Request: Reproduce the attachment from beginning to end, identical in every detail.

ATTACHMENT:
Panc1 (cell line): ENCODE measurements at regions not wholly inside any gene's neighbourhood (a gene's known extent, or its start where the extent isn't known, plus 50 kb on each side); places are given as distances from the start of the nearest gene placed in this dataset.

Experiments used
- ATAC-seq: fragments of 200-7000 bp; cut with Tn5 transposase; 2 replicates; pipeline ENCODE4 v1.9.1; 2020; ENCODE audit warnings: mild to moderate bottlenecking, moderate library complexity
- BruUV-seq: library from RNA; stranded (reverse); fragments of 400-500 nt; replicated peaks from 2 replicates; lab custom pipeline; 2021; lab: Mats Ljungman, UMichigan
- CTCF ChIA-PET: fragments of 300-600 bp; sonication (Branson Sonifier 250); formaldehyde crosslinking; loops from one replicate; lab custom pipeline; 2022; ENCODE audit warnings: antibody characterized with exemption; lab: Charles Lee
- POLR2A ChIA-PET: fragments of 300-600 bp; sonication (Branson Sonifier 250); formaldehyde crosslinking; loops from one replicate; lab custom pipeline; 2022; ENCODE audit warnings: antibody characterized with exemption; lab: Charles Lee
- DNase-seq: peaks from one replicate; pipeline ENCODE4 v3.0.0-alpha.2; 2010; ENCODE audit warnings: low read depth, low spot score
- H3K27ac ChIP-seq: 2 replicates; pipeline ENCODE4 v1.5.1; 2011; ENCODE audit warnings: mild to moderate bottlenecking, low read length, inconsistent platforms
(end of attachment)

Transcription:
Panc1 (cell line): ENCODE measurements at regions not wholly inside any gene's neighbourhood (a gene's known extent, or its start where the extent isn't known, plus 50 kb on each side); places are given as distances from the start of the nearest gene placed in this dataset.

Experiments used
- ATAC-seq: fragments of 200-7000 bp; cut with Tn5 transposase; 2 replicates; pipeline ENCODE4 v1.9.1; 2020; ENCODE audit warnings: mild to moderate bottlenecking, moderate library complexity
- BruUV-seq: library from RNA; stranded (reverse); fragments of 400-500 nt; replicated peaks from 2 replicates; lab custom pipeline; 2021; lab: Mats Ljungman, UMichigan
- CTCF ChIA-PET: fragments of 300-600 bp; sonication (Branson Sonifier 250); formaldehyde crosslinking; loops from one replicate; lab custom pipeline; 2022; ENCODE audit warnings: antibody characterized with exemption; lab: Charles Lee
- POLR2A ChIA-PET: fragments of 300-600 bp; sonication (Branson Sonifier 250); formaldehyde crosslinking; loops from one replicate; lab custom pipeline; 2022; ENCODE audit warnings: antibody characterized with exemption; lab: Charles Lee
- DNase-seq: peaks from one replicate; pipeline ENCODE4 v3.0.0-alpha.2; 2010; ENCODE audit warnings: low read depth, low spot score
- H3K27ac ChIP-seq: 2 replicates; pipeline ENCODE4 v1.5.1; 2011; ENCODE audit warnings: mild to moderate bottlenecking, low read length, inconsistent platforms